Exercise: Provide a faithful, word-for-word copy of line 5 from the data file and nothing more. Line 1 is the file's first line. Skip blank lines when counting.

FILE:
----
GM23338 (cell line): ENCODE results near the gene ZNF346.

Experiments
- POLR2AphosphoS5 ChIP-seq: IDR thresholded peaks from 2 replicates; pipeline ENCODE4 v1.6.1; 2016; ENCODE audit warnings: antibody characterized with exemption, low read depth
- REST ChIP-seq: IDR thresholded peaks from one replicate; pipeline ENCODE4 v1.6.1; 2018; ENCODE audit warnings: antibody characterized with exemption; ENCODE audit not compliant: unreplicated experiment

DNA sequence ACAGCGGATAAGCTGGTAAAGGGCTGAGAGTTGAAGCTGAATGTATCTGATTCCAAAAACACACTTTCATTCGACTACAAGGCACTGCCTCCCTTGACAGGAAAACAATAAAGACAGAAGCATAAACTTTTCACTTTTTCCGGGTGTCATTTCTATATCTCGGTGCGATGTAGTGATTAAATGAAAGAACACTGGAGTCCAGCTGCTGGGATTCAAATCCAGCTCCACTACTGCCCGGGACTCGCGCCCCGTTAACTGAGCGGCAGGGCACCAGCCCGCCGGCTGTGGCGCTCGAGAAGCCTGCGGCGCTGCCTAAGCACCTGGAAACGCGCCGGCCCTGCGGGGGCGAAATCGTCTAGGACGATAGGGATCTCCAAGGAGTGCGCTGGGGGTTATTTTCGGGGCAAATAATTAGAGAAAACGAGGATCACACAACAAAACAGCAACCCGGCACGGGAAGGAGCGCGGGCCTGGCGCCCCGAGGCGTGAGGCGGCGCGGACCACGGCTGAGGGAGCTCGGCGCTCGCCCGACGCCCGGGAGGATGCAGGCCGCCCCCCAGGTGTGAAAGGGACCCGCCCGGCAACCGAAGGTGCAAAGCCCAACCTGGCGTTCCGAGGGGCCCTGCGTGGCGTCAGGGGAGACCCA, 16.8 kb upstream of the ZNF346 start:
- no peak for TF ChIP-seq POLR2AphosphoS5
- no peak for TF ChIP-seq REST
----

DNA sequence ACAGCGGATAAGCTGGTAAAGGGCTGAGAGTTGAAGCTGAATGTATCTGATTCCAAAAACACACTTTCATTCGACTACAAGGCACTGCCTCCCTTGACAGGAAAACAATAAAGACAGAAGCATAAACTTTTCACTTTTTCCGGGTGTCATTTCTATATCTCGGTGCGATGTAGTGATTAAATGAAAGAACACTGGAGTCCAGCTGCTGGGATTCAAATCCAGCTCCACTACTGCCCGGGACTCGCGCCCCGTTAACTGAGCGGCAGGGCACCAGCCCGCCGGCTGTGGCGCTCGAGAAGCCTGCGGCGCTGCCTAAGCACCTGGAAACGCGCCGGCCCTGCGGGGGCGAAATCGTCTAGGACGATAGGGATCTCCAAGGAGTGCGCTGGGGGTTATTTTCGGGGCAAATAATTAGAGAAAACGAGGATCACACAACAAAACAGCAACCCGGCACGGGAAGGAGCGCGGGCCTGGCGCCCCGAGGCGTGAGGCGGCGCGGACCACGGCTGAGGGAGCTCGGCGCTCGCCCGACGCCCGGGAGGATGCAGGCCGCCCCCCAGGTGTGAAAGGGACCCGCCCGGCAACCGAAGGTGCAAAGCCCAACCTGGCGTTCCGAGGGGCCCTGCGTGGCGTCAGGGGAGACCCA, 16.8 kb upstream of the ZNF346 start: